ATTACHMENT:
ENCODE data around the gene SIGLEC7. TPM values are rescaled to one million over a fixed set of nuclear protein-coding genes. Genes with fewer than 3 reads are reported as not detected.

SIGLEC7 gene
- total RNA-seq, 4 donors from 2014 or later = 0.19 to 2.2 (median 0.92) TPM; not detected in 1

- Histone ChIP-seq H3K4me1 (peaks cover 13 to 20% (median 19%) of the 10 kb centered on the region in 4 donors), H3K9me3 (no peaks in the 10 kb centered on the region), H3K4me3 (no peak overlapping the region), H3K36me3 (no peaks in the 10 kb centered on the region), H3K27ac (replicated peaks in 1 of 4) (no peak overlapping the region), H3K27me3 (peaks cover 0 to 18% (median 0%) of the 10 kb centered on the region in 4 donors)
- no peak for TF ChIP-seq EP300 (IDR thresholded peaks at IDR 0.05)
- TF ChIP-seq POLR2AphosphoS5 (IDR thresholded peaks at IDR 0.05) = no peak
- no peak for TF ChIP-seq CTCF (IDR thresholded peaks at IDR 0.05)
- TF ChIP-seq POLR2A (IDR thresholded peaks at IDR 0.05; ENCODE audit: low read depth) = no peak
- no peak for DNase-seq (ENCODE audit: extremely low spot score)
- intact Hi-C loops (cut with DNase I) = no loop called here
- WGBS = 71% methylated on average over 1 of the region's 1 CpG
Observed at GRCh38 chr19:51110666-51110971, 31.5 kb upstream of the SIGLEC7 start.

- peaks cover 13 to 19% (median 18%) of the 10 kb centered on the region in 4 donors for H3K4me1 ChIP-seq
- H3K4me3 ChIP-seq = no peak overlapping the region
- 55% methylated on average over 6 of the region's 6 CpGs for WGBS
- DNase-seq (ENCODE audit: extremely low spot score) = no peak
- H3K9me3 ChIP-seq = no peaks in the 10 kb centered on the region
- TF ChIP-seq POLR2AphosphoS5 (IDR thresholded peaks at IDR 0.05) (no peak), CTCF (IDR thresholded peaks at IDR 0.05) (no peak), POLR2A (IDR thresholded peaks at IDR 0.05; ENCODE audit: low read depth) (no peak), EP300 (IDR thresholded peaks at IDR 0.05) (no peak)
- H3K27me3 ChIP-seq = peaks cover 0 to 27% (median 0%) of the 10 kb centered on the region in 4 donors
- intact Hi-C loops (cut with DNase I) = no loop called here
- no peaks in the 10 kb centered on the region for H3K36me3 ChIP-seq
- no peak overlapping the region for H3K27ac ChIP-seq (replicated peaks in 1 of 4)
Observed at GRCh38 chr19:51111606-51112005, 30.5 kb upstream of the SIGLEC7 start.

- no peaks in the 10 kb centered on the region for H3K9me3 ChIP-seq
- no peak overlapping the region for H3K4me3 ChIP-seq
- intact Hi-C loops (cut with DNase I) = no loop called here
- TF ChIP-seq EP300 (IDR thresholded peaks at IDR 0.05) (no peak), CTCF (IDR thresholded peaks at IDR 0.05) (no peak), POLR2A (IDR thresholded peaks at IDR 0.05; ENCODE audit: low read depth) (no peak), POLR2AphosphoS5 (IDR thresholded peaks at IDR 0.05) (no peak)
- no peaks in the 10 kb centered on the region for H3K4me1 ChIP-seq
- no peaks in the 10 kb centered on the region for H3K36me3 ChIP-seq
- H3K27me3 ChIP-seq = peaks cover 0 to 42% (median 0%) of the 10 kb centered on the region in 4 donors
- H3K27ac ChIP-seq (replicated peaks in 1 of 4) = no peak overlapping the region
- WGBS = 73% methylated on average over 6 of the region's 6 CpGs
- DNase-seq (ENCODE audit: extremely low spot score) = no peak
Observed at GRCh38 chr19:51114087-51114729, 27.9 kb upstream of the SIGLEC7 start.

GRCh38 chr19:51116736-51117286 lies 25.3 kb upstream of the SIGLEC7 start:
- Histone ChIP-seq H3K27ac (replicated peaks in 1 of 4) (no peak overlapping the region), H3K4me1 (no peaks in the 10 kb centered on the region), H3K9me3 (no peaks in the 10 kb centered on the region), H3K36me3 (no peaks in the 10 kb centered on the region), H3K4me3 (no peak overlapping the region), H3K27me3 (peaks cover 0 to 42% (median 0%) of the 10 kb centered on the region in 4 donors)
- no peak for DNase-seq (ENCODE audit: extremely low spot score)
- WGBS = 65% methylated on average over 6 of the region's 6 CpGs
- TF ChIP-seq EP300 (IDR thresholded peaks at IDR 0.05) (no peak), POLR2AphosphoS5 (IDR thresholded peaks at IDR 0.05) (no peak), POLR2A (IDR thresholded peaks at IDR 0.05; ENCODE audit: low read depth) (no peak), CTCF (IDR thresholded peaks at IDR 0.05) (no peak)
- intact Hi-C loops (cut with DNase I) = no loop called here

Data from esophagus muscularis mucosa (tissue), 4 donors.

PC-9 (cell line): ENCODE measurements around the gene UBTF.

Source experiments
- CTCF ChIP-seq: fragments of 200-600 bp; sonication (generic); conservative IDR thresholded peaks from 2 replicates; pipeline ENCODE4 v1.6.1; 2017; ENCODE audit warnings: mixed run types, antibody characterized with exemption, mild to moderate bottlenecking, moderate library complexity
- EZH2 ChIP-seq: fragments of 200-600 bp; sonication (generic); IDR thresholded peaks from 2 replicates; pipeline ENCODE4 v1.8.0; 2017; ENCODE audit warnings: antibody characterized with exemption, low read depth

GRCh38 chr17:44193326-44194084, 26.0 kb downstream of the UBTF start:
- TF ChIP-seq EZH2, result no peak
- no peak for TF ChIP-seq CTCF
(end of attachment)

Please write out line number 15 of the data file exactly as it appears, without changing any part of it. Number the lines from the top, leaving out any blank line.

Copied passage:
- 55% methylated on average over 6 of the region's 6 CpGs for WGBS